So many muches! Grammar errors and what they tell us about language development

When kids first begin talking, typically at around 12 months of age, they of course stick to the basics— very short phrases that convey basic wants, needs, and social routines.  Mama.  More.  Up.  Hi!  All-done.  Milk.  Doggy.  Bye-bye.  Oops!  These are mostly one-word phrases and are not pronounced perfectly.  Then, typically when children are betweenContinue reading “So many muches! Grammar errors and what they tell us about language development”

Orthographic Mapping: how we learn to read so fast!

Once we know how to read, we read fast, recognizing a word in a fraction of a second.  In fact, for most people, reading is not just easy, it’s automatic. You can’t stop yourself from reading words that you see; they just jump off of the page and into your brain (and out of yourContinue reading “Orthographic Mapping: how we learn to read so fast!”

Looking for the Helpers

Are you feeling pretty overwhelmed these days?  Me too.  Amidst all the confusion and grief of the past several weeks, many people have quoted the late, great Mr. Rogers, who once shared his mother’s wise words: Besides the unwavering energy of my own two little kids, another thing that keeps me going these days isContinue reading “Looking for the Helpers”

How Babies Learn Words

These are rough times.  If you’re like me, you’re spending too much time reading the news and fretting about the uncertainty of the months ahead.  That, and trying to keep the kids from seriously wounding each other.  Kind of like our collective reaction to the coronavirus, my kids’ disputes tend to escalate rather quickly. So,Continue reading “How Babies Learn Words”

How We Read- Keep it Simple

For decades, especially leading up to the 2000s, educators and researchers have debated how exactly the process of reading works in our brains, and how children should be taught to read.  The debate has been at times intense and impassioned, which is understandable given what is at stake.  After all, we live in the ageContinue reading “How We Read- Keep it Simple”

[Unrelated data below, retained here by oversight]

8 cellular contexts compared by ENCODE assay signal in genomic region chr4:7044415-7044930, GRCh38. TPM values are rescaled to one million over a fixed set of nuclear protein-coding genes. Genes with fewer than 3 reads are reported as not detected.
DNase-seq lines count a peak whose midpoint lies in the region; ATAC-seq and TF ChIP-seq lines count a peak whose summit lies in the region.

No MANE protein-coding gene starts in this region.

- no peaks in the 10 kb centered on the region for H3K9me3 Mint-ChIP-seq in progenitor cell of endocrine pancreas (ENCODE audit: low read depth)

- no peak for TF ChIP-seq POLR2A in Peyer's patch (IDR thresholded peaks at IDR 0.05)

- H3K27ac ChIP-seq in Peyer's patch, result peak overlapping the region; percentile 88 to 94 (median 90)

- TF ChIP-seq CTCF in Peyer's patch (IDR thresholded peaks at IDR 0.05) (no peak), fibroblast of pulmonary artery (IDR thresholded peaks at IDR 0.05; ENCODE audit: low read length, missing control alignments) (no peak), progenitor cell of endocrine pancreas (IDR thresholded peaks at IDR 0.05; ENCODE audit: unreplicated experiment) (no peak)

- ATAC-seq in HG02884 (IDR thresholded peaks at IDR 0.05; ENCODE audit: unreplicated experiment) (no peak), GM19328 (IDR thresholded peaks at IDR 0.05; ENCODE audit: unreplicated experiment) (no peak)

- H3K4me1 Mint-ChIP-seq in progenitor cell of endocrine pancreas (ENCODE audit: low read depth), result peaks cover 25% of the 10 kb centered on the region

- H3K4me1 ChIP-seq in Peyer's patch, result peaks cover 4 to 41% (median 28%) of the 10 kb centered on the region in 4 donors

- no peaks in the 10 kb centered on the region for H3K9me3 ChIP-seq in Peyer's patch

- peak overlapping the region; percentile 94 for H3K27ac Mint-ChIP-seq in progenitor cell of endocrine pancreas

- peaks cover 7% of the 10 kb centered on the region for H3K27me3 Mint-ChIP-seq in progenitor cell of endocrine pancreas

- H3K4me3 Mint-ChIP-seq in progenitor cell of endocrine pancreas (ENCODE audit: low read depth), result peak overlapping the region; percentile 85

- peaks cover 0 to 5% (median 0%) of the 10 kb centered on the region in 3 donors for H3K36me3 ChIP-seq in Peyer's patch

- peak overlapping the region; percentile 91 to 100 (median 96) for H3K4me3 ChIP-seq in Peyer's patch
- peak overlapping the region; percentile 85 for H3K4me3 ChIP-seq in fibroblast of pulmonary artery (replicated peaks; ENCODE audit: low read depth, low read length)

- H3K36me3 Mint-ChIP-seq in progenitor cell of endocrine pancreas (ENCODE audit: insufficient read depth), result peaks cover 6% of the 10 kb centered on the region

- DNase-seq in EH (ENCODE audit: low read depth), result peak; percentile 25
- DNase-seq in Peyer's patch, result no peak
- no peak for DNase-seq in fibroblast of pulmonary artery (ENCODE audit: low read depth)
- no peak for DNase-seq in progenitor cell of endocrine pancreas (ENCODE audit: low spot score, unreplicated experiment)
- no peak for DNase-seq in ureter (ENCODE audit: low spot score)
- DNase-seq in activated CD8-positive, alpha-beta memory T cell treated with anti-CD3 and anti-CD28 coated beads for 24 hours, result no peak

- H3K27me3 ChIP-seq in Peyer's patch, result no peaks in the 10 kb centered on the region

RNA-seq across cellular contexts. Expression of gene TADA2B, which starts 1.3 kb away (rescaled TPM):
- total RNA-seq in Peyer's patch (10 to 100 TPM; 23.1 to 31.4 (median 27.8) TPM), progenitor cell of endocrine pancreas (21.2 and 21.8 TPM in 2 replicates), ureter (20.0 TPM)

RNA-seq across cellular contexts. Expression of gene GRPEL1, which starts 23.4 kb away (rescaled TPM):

And I have an ice cream truck at my house.

One of my favourite things about preschoolers’ language development is the emergence of decontextualized language.  This is when kids start to talk about ideas outside of the present moment, or ideas beyond the “here-and-now.”   This could mean talking about past events, such as “kitty scratch me” or future events, like “We go to the park?”Continue reading “And I have an ice cream truck at my house.”

Dyslexia: Q & A

What is dyslexia? People with dyslexia have difficulty with reading and spelling, unrelated to overall intellectual ability.  Dyslexia refers specifically to difficulties with decoding words (or “sounding out”), spelling words, and accurately and quickly recognizing words. It cannot be due to hearing or vision problems or lack of appropriate instruction.  Is dyslexia the same thingContinue reading “Dyslexia: Q & A”

Profanity at family game night — a case study in coarticulation

(This post contains a touch of profanity and potty humour… FYI.) When we pronounce words, the individual sounds are not actually produced in isolation. Speech sounds, or phonemes, run together and can influence each other significantly.  For example, the a in cat versus can.  The a takes on a nasal sound when it precedes theContinue reading “Profanity at family game night — a case study in coarticulation”

Decodable Readers & Levelled Readers

As mentioned in an earlier post, kids in the beginning stages of reading, as well as older readers experiencing difficulty, benefit from decodable texts. These are books or passages that use almost only sounds and letters that have already been learned. Children rely on sounding out, or decoding, the words. There are usually pictures, butContinue reading “Decodable Readers & Levelled Readers”